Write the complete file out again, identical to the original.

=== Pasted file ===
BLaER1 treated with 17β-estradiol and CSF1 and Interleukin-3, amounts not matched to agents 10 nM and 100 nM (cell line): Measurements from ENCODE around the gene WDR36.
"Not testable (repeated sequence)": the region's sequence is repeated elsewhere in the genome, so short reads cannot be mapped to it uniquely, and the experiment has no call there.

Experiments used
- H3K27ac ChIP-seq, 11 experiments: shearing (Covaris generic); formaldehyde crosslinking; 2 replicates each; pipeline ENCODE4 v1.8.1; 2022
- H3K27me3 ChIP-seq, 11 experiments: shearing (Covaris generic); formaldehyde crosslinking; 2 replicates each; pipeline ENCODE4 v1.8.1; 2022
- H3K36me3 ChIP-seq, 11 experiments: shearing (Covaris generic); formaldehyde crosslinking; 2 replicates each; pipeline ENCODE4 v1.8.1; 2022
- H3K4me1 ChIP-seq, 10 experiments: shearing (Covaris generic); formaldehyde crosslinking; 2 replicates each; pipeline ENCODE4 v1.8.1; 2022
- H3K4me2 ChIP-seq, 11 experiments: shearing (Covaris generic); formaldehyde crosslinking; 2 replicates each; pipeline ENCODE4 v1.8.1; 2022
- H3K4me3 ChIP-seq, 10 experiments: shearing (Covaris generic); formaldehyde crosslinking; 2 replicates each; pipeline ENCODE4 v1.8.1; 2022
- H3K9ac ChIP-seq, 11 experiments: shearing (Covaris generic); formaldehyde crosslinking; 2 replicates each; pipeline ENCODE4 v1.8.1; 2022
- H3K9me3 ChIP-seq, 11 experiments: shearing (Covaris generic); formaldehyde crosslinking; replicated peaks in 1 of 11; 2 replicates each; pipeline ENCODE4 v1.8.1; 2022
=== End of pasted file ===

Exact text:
BLaER1 treated with 17β-estradiol and CSF1 and Interleukin-3, amounts not matched to agents 10 nM and 100 nM (cell line): Measurements from ENCODE around the gene WDR36.
"Not testable (repeated sequence)": the region's sequence is repeated elsewhere in the genome, so short reads cannot be mapped to it uniquely, and the experiment has no call there.

Experiments used
- H3K27ac ChIP-seq, 11 experiments: shearing (Covaris generic); formaldehyde crosslinking; 2 replicates each; pipeline ENCODE4 v1.8.1; 2022
- H3K27me3 ChIP-seq, 11 experiments: shearing (Covaris generic); formaldehyde crosslinking; 2 replicates each; pipeline ENCODE4 v1.8.1; 2022
- H3K36me3 ChIP-seq, 11 experiments: shearing (Covaris generic); formaldehyde crosslinking; 2 replicates each; pipeline ENCODE4 v1.8.1; 2022
- H3K4me1 ChIP-seq, 10 experiments: shearing (Covaris generic); formaldehyde crosslinking; 2 replicates each; pipeline ENCODE4 v1.8.1; 2022
- H3K4me2 ChIP-seq, 11 experiments: shearing (Covaris generic); formaldehyde crosslinking; 2 replicates each; pipeline ENCODE4 v1.8.1; 2022
- H3K4me3 ChIP-seq, 10 experiments: shearing (Covaris generic); formaldehyde crosslinking; 2 replicates each; pipeline ENCODE4 v1.8.1; 2022
- H3K9ac ChIP-seq, 11 experiments: shearing (Covaris generic); formaldehyde crosslinking; 2 replicates each; pipeline ENCODE4 v1.8.1; 2022
- H3K9me3 ChIP-seq, 11 experiments: shearing (Covaris generic); formaldehyde crosslinking; replicated peaks in 1 of 11; 2 replicates each; pipeline ENCODE4 v1.8.1; 2022